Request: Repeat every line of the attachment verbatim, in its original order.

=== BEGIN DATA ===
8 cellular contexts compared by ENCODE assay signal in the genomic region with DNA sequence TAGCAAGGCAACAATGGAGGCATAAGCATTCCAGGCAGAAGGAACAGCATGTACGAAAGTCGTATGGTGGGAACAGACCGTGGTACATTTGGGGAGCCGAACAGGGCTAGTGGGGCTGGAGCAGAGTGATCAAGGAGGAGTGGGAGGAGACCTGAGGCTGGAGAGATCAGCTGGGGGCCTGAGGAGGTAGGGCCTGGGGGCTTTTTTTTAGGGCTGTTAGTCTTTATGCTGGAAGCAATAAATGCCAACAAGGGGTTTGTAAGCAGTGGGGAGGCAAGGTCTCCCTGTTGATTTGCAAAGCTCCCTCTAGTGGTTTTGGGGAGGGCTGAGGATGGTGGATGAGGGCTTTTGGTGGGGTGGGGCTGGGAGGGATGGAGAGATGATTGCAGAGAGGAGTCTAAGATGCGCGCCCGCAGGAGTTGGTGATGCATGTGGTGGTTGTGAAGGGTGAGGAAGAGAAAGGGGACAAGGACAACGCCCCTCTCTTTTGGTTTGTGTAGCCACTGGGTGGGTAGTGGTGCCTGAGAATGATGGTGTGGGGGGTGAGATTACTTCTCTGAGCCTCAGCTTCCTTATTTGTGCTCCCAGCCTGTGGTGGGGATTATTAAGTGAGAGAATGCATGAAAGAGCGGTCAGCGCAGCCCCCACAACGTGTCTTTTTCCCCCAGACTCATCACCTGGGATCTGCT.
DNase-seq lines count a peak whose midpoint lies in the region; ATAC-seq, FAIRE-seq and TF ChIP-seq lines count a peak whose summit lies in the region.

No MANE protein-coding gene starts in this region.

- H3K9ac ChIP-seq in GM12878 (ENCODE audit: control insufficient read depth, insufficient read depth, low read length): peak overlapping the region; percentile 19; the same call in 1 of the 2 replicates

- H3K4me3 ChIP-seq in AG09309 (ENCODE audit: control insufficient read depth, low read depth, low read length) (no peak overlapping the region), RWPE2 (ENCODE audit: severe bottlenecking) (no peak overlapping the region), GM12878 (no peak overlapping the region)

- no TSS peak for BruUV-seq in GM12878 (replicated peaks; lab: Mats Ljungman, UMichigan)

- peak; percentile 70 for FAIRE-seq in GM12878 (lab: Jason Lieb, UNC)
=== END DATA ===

8 cellular contexts compared by ENCODE assay signal in the genomic region with DNA sequence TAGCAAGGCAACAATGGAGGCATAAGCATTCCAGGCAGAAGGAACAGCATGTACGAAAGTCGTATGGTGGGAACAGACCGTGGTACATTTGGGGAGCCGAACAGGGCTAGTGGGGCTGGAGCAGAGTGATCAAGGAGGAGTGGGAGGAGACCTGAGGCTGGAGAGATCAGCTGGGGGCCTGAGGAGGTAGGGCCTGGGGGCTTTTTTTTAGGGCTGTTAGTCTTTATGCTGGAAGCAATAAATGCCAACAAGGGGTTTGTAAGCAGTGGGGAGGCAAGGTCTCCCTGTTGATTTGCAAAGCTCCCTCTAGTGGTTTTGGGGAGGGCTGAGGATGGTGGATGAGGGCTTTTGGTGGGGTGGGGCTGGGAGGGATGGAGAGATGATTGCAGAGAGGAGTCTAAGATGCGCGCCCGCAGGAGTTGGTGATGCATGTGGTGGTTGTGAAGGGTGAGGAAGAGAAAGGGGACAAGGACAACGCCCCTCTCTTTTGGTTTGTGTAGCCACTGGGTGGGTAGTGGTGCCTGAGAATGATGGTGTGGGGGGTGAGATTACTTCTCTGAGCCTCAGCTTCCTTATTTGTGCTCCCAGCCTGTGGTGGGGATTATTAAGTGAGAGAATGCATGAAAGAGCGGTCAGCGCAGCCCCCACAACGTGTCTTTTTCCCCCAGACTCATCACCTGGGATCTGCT.
DNase-seq lines count a peak whose midpoint lies in the region; ATAC-seq, FAIRE-seq and TF ChIP-seq lines count a peak whose summit lies in the region.

No MANE protein-coding gene starts in this region.

- H3K9ac ChIP-seq in GM12878 (ENCODE audit: control insufficient read depth, insufficient read depth, low read length): peak overlapping the region; percentile 19; the same call in 1 of the 2 replicates

- H3K4me3 ChIP-seq in AG09309 (ENCODE audit: control insufficient read depth, low read depth, low read length) (no peak overlapping the region), RWPE2 (ENCODE audit: severe bottlenecking) (no peak overlapping the region), GM12878 (no peak overlapping the region)

- no TSS peak for BruUV-seq in GM12878 (replicated peaks; lab: Mats Ljungman, UMichigan)

- peak; percentile 70 for FAIRE-seq in GM12878 (lab: Jason Lieb, UNC)